One of the many things I love about family reunions is the opportunity to talk to my college-aged nieces and nephews about what the latest trends on college campuses. Since these digital natives are early adopters of most technologies, what they are doing on college campuses today often makes its way into the mainstream in a few years (think Facebook).
When I asked my nephew about mobile payments apps he uses to transfer money from his smart phone, he had one word for me: Venmo. With SnapChat’s recent announcement about their new mobile payment service, Snap Cash, it’s a good time to revisit what’s new in this space.
Here’s how fast this market is developing (Economist):
HANDLING small transfers between individuals is not an especially big or lucrative part of the financial system, but it is a faddish one. On November 17th Snapchat, a popular app that lets users send each other photos that disappear after a few seconds, introduced a new service called Snapcash that allows them to transfer money (with luck, no vanishing is involved). The news comes hot on the heels of the announcement from Groupe BPCE, a French bank, that its customers will soon be able to send each other money via Twitter, a microblogging service. Facebook, a social network, has similar plans; Apple, which recently launched a payment service, may also join the fray.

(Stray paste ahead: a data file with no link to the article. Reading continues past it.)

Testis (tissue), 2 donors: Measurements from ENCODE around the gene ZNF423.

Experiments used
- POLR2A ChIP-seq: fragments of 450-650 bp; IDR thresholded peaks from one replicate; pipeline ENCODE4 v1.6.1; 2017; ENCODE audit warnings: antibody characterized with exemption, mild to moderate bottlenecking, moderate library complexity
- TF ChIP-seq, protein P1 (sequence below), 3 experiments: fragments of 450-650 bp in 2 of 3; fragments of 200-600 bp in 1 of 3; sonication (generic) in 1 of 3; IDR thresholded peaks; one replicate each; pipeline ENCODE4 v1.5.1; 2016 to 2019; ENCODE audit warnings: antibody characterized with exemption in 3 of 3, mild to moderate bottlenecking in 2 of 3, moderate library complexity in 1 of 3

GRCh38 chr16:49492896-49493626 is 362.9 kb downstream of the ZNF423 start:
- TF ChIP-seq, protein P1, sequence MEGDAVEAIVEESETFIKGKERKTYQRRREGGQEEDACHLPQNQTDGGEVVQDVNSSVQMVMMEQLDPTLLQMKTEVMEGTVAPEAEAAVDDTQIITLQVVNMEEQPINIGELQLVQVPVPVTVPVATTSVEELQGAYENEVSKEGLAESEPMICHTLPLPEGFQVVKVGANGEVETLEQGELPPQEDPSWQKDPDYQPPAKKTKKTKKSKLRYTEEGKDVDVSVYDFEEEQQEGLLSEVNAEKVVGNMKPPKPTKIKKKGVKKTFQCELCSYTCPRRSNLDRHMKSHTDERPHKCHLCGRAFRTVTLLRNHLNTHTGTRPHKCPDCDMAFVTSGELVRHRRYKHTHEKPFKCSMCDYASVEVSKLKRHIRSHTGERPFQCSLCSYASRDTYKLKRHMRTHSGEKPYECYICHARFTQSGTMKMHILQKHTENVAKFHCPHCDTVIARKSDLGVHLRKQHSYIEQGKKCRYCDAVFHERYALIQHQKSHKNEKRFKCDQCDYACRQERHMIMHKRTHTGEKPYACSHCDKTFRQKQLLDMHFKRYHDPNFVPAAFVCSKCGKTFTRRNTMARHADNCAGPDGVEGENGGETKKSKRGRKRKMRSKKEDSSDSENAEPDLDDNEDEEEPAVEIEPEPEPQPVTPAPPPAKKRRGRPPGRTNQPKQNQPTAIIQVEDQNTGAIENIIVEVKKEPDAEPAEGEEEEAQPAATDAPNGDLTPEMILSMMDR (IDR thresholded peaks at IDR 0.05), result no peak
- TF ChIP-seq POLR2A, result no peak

So, there you have it, Facebook, Twitter and Apple are all eyeing the mobile payments market, which means we will be hearing more about this in the months ahead. Why are they so interested? Think growth; Venmo (owned by PayPal) being a good example with transfers up 50% quarter to quarter:
Person-to-person (P2P, in techno-speak) payments are growing fast. Last year Forrester, a market-research firm, predicted that mobile P2P payments in America would amount to only $4 billion a year by 2017. Now it expects the market to reach $5 billion this year and to grow by 26% a year, to reach $17 billion by the end of 2019. (Two-thirds will be domestic transfers, the rest international remittances.) Venmo, a P2P startup now owned by PayPal, an online-payments firm, says that it transferred $700m in the third quarter of the year, 50% more than in the second.
Activity idea: have your students research several of the various mobile person-to-person payment services (e.g. Venmo, Snap Cash) and compare them along various criteria: ease of use, security and fees. Which, if any, would they use?